The Met Gala's Studio Setup for Photographs and Video

The Met Gala's Studio Setup for Photographs and Video

It’s amazing how photos and video have become ingrained in events, especially when fashion and arts come together. Art and Commerce, an agency representing Photographers, Hair Stylists, Makeup Artists, Illustrators, Creative Director, Set Designers, and Directors have documented the small ‘studio’ space at the Met Gala. Art and Commerce represents Gordon von Steiner, who directed and brilliantly executed these images and video.  

It’s made up of fluorescent tubular lights that flashed in a random sequence against a silver reflective wall, creating vivid moments. The lights also enhanced the dresses and outfits in the images and videos. 

This creative direction by Gordon von Steiner made for powerful imagery which added to the glamor of the evening in an almost futuristic sense. Furthermore, the images and videos were shared on social networks by the celebrities photographed. High fashion, celebrity, and a good lighting concept is what was used to enhance the event. Here are some of the Instagram posts of Gordon von Steiner's work on Art&Commerce's Instagram profile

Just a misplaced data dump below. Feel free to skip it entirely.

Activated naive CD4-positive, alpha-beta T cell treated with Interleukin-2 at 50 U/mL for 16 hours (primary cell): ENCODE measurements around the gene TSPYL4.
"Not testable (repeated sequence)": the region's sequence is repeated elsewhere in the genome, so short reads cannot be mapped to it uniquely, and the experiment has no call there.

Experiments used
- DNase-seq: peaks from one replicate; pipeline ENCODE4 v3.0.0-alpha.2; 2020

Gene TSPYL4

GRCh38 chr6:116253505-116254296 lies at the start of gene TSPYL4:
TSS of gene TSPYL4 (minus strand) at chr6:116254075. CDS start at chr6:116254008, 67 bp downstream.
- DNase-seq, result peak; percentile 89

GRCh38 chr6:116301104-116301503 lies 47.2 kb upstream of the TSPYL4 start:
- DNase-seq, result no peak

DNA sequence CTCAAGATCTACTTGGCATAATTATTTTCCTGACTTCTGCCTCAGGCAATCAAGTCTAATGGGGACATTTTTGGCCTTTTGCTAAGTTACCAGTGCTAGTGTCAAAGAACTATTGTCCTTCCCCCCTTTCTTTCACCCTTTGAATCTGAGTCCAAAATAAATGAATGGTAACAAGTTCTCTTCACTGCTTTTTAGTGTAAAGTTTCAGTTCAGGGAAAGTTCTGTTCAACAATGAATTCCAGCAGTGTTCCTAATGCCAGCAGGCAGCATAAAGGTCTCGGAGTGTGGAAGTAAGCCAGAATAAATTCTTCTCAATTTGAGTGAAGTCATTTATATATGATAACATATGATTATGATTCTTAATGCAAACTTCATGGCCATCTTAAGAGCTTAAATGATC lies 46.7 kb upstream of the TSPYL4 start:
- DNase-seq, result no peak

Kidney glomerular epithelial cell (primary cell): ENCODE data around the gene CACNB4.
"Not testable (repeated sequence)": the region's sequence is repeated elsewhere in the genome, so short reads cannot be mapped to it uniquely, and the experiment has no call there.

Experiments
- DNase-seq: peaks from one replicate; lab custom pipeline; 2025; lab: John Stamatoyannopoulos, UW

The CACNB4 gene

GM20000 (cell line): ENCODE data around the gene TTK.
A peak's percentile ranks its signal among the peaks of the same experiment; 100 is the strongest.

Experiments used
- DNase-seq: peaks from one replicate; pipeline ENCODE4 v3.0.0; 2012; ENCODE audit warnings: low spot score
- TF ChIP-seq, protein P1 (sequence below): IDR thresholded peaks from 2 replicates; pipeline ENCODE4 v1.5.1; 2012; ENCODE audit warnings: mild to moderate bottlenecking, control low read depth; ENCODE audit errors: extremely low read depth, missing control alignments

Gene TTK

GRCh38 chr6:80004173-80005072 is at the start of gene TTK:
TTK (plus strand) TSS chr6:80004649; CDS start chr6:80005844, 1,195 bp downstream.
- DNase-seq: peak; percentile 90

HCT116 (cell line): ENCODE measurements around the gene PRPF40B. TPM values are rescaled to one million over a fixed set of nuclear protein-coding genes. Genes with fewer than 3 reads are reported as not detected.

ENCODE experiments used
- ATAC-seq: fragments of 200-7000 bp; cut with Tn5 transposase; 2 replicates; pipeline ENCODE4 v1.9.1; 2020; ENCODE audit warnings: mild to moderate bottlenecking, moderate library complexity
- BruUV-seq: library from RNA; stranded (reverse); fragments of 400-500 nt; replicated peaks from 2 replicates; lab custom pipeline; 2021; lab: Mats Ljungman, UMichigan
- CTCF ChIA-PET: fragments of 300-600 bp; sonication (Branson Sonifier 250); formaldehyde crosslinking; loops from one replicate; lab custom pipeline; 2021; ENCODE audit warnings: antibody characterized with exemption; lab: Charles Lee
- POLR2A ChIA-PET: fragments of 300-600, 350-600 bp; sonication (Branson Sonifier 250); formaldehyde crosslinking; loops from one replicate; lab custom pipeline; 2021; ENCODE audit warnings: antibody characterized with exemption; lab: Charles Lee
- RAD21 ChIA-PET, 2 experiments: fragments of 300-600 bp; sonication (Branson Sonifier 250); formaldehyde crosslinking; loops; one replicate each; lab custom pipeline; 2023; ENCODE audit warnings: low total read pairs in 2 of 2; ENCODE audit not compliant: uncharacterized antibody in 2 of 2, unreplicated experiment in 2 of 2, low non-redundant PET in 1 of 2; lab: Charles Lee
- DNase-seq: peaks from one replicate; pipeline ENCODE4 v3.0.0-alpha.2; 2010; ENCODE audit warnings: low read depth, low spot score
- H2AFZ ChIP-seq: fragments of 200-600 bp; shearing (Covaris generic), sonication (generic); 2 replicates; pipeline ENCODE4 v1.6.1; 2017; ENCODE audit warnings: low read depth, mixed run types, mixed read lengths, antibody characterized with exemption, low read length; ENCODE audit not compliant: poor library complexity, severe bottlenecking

These videos inspired me with regards to creative execution. It blurs the space between video and stills. Random lights flashing like these do would be great for a project, and I'm contemplating how I can use this for a project that suits it. 

The equipment I presume it was set up with, or a good starting point would be: 

- The Kino Flo 2 True Match Fluorescent Lamps

- A silver reflective paint

If you use the videos as a reference and set up your studio with these lights and paint, let us know in the comments how well it worked.

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4 Comments

Andrew Griswold's picture

This was killer and I was super impressed with it. I was curious if anyone picked it up in the Facebook group, so glad someone did!

Jason Ranalli's picture

This was definitely creative and cool. Love the way they did this in a small space.

Olafs Osh's picture

damn nice!

Patrick Hall's picture

I'm curious the best way to actually make this a reality? I wonder how hard it would be to make basically a glorified surge protector with say 20 outlets that had a built in relay/timing device that would turn on/off each outlet with a speed dial. You could easily plug in 20 lights labeled 1-20 and set the interval rate to get a similar effect (it looks like the light is going in a circle). Pretty cool idea for sure.